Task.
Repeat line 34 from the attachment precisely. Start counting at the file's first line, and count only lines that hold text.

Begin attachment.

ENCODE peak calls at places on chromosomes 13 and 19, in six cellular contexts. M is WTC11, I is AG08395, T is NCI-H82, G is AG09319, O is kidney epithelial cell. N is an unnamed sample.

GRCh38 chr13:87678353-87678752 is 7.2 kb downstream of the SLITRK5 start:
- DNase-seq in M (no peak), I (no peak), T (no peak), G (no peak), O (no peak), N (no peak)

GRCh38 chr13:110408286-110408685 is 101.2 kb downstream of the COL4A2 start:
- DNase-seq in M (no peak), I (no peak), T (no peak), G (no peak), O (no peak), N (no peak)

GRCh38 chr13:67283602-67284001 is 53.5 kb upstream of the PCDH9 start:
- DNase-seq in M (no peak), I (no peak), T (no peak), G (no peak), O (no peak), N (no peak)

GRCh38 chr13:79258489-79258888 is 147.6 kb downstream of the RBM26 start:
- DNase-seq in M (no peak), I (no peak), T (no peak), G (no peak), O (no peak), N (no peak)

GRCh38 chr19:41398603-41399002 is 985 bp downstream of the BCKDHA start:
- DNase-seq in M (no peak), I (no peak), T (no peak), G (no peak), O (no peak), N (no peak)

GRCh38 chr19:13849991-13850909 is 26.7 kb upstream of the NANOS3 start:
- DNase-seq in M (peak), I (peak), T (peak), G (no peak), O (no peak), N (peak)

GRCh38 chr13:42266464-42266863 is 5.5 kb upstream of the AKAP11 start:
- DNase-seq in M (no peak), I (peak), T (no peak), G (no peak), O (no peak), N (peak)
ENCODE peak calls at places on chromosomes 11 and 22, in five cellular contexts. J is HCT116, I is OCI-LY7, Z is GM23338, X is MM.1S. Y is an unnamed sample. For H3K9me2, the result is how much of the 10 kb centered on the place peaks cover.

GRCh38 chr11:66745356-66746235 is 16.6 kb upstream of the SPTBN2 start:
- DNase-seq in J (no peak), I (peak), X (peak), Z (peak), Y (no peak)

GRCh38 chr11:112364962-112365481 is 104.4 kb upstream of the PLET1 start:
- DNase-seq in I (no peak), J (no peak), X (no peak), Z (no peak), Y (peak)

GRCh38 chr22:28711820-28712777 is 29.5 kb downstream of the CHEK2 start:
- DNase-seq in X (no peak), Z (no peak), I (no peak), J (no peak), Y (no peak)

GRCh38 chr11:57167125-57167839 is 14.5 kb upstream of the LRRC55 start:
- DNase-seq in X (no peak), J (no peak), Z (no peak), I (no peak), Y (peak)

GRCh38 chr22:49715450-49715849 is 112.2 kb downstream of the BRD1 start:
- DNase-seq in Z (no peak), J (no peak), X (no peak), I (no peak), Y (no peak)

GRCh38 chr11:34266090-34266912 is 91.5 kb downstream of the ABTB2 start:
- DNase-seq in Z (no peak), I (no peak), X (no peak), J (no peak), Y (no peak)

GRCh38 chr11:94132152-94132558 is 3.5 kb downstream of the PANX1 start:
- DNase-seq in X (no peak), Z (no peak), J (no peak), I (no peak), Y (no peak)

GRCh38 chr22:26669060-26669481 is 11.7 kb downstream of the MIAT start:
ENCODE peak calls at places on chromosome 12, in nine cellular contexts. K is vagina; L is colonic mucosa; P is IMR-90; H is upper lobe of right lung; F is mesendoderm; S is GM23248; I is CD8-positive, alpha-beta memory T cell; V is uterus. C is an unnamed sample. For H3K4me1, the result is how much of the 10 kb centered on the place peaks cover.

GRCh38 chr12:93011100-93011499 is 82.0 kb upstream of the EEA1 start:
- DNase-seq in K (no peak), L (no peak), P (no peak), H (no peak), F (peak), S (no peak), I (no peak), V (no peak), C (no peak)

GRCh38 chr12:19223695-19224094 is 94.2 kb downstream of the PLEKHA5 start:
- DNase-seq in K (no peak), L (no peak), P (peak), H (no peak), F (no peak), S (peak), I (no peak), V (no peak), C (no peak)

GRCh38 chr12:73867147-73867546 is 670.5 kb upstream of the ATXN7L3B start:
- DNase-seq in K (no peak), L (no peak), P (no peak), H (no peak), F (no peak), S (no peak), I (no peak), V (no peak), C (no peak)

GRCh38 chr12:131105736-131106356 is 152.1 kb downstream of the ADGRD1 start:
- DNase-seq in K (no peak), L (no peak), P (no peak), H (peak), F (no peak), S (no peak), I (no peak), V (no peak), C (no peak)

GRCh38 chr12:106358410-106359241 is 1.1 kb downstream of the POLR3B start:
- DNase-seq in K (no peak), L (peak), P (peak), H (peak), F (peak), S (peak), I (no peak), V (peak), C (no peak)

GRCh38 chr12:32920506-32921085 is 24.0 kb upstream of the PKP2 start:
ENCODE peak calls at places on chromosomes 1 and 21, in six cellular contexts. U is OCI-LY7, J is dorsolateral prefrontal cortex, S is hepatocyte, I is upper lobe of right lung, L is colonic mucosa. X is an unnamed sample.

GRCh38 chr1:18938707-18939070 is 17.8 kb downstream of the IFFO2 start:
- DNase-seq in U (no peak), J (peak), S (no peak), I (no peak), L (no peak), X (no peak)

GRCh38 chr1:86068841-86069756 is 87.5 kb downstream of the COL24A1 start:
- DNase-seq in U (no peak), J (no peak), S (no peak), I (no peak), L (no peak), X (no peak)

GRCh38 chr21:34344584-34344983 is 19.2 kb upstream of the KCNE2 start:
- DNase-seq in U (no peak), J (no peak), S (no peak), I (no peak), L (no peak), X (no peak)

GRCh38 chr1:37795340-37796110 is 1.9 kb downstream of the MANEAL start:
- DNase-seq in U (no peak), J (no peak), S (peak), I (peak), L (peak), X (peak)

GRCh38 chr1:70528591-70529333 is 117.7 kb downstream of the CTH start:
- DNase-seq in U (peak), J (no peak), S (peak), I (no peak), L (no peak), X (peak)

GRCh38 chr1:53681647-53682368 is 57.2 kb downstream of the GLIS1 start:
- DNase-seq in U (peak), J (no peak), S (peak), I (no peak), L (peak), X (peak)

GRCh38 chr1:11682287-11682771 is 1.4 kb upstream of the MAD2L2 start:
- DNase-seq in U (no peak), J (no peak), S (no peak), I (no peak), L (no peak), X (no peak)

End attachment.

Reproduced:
- DNase-seq in K (no peak), L (no peak), P (no peak), H (no peak), F (peak), S (no peak), I (no peak), V (no peak), C (no peak)